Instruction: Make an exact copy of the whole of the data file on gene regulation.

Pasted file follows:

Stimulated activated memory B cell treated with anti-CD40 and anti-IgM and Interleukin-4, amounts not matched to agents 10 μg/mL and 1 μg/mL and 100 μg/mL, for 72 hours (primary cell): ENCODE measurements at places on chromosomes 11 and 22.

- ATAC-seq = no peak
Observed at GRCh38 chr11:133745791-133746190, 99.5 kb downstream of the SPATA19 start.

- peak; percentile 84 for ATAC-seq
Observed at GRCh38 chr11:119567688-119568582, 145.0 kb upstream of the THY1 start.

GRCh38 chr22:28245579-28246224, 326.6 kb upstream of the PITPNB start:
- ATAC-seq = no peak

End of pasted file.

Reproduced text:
Stimulated activated memory B cell treated with anti-CD40 and anti-IgM and Interleukin-4, amounts not matched to agents 10 μg/mL and 1 μg/mL and 100 μg/mL, for 72 hours (primary cell): ENCODE measurements at places on chromosomes 11 and 22.

- ATAC-seq = no peak
Observed at GRCh38 chr11:133745791-133746190, 99.5 kb downstream of the SPATA19 start.

- peak; percentile 84 for ATAC-seq
Observed at GRCh38 chr11:119567688-119568582, 145.0 kb upstream of the THY1 start.

GRCh38 chr22:28245579-28246224, 326.6 kb upstream of the PITPNB start:
- ATAC-seq = no peak